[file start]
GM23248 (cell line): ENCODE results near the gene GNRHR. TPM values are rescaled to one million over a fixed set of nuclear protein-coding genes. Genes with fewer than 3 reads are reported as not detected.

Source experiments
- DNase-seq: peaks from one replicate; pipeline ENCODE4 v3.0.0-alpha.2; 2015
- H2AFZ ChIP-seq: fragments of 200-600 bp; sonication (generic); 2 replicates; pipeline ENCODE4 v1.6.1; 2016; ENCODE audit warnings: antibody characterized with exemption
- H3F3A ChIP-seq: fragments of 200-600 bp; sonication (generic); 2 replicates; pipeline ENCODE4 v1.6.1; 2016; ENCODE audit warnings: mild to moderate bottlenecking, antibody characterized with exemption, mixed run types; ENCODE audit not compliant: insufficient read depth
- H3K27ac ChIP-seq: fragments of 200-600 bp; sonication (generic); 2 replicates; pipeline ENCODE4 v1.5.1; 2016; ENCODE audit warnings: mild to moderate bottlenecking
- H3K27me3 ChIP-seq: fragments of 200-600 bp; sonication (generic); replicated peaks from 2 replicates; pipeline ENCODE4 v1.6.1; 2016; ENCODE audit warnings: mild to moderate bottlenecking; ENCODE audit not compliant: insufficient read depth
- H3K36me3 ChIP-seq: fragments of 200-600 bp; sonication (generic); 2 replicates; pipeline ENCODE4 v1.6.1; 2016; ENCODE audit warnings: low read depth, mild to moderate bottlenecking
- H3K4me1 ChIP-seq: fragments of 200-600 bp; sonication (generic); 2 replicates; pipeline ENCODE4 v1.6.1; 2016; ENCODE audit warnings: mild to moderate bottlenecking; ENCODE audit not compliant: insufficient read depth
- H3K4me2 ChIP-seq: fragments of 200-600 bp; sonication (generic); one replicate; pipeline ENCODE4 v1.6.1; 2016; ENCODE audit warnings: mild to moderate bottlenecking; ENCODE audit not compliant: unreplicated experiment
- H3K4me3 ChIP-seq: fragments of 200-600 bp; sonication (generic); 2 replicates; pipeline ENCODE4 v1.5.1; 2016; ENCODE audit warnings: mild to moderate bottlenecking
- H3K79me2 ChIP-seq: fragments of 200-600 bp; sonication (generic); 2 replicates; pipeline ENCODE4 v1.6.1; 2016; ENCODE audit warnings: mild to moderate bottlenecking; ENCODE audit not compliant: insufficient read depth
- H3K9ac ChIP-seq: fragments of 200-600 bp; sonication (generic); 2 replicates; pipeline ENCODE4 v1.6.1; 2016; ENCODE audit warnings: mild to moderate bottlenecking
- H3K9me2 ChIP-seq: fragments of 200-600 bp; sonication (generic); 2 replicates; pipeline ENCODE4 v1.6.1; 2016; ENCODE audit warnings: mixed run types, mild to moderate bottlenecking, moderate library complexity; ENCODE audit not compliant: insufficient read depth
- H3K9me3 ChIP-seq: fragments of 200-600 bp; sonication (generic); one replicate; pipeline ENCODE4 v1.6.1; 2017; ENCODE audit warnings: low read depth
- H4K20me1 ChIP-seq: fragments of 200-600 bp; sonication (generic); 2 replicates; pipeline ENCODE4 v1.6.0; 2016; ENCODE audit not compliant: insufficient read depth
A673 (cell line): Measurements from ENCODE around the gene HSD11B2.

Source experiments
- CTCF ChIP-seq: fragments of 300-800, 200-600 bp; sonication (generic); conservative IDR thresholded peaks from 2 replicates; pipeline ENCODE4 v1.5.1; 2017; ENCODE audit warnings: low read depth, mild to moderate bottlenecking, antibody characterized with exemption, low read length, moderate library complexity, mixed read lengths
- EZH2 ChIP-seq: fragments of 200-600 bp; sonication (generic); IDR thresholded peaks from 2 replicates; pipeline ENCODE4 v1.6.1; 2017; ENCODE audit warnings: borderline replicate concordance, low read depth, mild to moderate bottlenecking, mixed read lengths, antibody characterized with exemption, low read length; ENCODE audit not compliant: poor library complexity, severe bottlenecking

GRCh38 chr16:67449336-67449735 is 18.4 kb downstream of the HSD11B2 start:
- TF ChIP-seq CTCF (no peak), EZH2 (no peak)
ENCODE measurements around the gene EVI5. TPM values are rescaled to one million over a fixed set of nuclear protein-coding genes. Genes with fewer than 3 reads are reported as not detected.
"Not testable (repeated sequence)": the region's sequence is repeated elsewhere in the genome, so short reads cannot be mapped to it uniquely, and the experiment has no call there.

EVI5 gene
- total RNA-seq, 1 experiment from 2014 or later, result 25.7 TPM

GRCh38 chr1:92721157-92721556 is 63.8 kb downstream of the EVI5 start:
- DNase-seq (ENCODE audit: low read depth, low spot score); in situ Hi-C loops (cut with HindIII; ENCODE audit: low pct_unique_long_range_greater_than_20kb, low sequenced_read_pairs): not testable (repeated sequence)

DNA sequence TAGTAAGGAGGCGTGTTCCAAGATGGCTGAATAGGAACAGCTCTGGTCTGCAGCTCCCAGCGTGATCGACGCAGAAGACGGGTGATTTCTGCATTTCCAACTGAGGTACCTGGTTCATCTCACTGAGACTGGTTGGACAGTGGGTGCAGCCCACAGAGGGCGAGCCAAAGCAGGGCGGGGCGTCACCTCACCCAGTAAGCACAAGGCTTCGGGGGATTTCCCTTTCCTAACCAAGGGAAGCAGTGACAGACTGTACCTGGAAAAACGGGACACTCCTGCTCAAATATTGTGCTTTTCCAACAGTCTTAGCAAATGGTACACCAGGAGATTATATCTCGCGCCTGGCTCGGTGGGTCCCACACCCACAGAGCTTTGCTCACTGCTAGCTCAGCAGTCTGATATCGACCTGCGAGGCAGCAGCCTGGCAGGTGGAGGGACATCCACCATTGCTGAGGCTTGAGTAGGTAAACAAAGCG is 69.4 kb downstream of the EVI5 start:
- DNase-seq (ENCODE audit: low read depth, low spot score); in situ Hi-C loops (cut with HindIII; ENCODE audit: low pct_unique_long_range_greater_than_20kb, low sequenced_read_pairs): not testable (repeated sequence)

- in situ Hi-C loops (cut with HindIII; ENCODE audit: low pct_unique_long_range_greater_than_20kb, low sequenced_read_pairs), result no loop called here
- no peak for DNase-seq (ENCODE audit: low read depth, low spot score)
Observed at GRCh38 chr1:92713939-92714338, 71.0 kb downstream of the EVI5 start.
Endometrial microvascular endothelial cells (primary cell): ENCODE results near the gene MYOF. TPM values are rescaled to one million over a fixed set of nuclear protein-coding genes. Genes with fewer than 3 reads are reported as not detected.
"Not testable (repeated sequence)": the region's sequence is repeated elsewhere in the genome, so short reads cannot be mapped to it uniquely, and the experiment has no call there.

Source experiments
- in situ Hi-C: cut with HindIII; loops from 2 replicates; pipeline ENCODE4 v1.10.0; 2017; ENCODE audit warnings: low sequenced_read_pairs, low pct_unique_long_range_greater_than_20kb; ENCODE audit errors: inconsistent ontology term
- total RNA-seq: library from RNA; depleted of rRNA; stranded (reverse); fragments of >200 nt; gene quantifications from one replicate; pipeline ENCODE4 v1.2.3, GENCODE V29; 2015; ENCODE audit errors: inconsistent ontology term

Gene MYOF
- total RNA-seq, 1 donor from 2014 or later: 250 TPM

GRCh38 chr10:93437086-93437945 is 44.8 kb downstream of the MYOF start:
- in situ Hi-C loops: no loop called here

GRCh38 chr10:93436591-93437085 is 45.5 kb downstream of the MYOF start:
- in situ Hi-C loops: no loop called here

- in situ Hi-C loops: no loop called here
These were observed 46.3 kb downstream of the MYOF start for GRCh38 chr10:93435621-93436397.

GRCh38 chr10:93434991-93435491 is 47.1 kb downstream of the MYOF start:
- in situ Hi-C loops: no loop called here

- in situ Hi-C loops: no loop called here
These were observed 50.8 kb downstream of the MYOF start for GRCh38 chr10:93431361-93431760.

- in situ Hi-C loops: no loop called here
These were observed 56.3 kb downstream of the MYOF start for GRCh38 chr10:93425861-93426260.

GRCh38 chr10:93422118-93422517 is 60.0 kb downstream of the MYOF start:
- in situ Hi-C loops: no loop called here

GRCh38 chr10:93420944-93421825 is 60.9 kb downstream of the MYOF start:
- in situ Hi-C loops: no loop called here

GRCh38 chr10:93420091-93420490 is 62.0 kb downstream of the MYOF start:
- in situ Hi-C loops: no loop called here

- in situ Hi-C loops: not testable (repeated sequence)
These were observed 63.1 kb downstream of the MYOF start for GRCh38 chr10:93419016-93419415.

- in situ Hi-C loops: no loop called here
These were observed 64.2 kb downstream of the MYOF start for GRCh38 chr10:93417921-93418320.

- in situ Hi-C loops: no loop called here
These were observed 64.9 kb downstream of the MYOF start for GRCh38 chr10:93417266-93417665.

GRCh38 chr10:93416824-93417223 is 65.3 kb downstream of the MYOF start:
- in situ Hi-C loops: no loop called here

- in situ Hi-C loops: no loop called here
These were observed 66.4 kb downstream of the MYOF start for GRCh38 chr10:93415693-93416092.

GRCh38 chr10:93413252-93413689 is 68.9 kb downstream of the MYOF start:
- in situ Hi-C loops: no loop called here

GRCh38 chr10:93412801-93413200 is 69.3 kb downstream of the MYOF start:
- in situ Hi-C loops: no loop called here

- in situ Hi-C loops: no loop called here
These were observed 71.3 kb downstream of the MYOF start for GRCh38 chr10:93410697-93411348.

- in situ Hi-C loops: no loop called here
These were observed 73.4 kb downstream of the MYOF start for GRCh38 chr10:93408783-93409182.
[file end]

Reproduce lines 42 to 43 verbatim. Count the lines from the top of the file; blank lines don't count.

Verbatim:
- in situ Hi-C loops: no loop called here

GRCh38 chr10:93436591-93437085 is 45.5 kb downstream of the MYOF start: